Image by Jack Barripp

Spring loaded

This story is from the latest issue of SW on sale.

The first time I met Italo Ferreira I had no idea who he was. I was in a lift at the Rainbow Commodore apartments in Coolangatta, the day before the new surf season was about to start at Snapper. As the lift door closed a hand shot in and pried it open. The hand’s owner soon followed it in; a short, spring-haired Latino guy in boardies, dripping wet and carrying his board. I asked him how the waves were. “So goodch,” came the soft reply, an awkward smile covering his lack of further English to elaborate. Rainbow De Janeiro was full of itinerant Brazilian surfers at that point and this guy didn’t look out of place at all. What I didn’t know was that the following day this guy would paddle out in the contest and beat Kelly Slater.

Italo Ferreira is a bit harder to miss these days. He’s rocked frosties all year – his hair colour ranging between platinum and orange – and the party shirt has been his contest uniform. His primary form of locomotion walking around contest sites is a swivel-hipped shuffle, dancing to a soundtrack only he can hear. His energy has been contagious, but it’s his surfing that’s made Italo Ferreira the star of the show this year.

This is the fifth year of the Brazilian era. Ever since Gabe Medina won the title back in 2014 these guys have dominated the tour. Gabby, Electric Phil Toledo, and now Italo. The power balance has well and truly shifted but the language barrier has prevented us – the English-speaking surf powers – from truly getting to know our new surfing overlords. Our Portuguese is, as you might say, is deselegante. It’s only now after years of them schooling us that we’re starting to understand who they really are. Phil Toledo is the more considered, mature, family man. Gabe Medina has been more cold blooded than hot blooded, more than willing to play Black Knight at a time when pro surfing badly needed one. Italo meanwhile has the least English of them all, yet we probably get a better sense of him.

Italo in France 2019 shot by Ryan Miller

There’s a physical expressiveness to the way he gets around, both on land and in the water, that says more than a post-heat interview ever could. The WSL have worked it out and keep a camera on him at all times. They even kept a camera on him after he walked into a portable dunny at Bells last year, filming the dunny shake and roar as Italo conversed with the Big Guy before the final. The fact his English isn’t great just fuels the pantomime. He’s there to win, but he also knows he’s there to entertain, and that’s why he might be the WSL’s most valuable commodity right now. He’s a fun cat to watch.

But while he’s showy, the guy has also surfed tough this year. At Bells he got washed across the Winki Button on the big day… the biggest day we’d seen at Bells maybe since ’81. Guys have died on that rock, and by the time he’d been washed into Winkipop, Italo had a sense of how lucky he’d been. Margaret River next. When the event got switched across the channel to The Box, Italo had every right to feel a gurgle deep inside. It was six-foot-plus, wind howling out of the river valley. Cold. Sketchy. He’d caught just one wave out there before. The Box meanwhile had already become a pine box for countrymen Toledo and Medina. Instead, Italo paddled out and took off blind as near-dry reef waited below, licking its chops. Italo freefell into the pit, jammed an inside rail, felt the lip tickle his frosties… and was somehow shot into the channel. Half skill, half sheer will. Italo has showed up every time it’s been serious this year.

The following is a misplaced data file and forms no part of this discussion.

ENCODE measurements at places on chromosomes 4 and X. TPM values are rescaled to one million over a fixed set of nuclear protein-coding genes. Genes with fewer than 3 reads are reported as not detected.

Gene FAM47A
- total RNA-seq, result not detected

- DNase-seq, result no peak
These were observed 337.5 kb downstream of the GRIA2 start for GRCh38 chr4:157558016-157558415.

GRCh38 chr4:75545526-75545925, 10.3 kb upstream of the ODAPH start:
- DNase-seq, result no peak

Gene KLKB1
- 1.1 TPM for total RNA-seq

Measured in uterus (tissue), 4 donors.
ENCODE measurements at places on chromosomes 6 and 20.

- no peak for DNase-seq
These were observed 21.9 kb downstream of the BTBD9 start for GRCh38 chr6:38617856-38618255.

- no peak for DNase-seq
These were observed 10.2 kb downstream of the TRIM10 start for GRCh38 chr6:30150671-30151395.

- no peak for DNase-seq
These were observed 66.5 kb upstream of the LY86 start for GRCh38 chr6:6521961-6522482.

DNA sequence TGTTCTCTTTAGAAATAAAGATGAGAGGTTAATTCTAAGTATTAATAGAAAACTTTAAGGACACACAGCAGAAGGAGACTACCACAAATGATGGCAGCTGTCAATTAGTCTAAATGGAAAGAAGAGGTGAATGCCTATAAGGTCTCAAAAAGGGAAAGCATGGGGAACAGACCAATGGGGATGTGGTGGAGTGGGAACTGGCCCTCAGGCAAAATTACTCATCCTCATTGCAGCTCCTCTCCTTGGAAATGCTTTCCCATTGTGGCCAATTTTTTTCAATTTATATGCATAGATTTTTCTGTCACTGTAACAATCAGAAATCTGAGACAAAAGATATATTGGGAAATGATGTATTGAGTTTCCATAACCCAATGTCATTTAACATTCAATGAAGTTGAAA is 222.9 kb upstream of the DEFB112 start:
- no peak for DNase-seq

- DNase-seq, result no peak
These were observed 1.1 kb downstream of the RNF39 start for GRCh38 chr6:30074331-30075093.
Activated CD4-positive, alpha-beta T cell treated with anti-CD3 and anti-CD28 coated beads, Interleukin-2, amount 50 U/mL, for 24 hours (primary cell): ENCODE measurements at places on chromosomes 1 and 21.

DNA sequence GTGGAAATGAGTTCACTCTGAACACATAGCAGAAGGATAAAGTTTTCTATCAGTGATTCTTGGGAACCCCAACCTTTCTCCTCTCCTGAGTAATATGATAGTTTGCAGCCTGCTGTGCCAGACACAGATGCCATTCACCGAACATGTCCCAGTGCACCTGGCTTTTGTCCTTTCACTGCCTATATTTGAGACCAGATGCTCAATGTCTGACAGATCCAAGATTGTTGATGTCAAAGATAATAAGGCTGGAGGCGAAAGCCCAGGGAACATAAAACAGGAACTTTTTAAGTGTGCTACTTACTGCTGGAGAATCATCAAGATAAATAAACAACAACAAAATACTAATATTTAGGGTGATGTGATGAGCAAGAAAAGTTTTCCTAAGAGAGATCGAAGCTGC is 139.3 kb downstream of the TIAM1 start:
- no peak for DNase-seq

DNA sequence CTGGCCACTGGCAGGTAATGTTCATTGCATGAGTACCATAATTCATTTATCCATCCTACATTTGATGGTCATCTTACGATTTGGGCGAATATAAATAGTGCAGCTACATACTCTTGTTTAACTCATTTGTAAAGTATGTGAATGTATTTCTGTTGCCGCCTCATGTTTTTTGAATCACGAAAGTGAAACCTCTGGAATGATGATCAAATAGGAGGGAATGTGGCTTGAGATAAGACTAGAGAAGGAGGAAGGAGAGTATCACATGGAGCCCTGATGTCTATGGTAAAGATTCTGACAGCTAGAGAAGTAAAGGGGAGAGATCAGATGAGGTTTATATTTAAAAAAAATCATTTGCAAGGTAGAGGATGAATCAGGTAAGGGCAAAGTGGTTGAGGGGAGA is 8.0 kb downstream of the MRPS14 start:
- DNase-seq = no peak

He’s also won a dozen dizzy heats, oscillating wildly. His two event wins this year were in anaemic beachbreaks at D-Bah and Supertubes, both secured with wild backhand rotors. I might have used this before but his beachbreak surfing reminds me of an 8-bit Super Mario Bros game. He just boings down the line, clearing obstacles. The pop he gets feels almost comical.

He’s by far the most watchable surfer on tour… if not the most watchable surfer in the world. Last year I sat and watched him surf an onshore eight-foot day at Pipe, alone. He didn’t just sit on Pipe and focus on the lefts. He focused on everything. He surfed lefts, but took a couple of Backdoor waves. He surfed an Off The Wall right and even a left. He rode a bunch of these to the beach, doing shovits in the shorebreak. It was shit nobody else ever does – just him – and it’s because he surfs what’s in front of him. He doesn’t come from surf lineage back home. He learned to surf on his own. He doesn’t drag coaches around with him on tour, and has learned that too on his own. There is no conditioning with Italo; just instinct.

Italo just won the Surfer poll, the first time a Brazilian surfer has taken out pro surfing’s annual popularity contest. By the time you’re reading this – God bless print – Italo Ferreira may have won the world title. An Italo world title will look very different to what we’re used to. We’re used to seeing world titles won on intensity. A winning system. Some blinding natural talent.

No one yet has danced to a world title.

Sean Doherty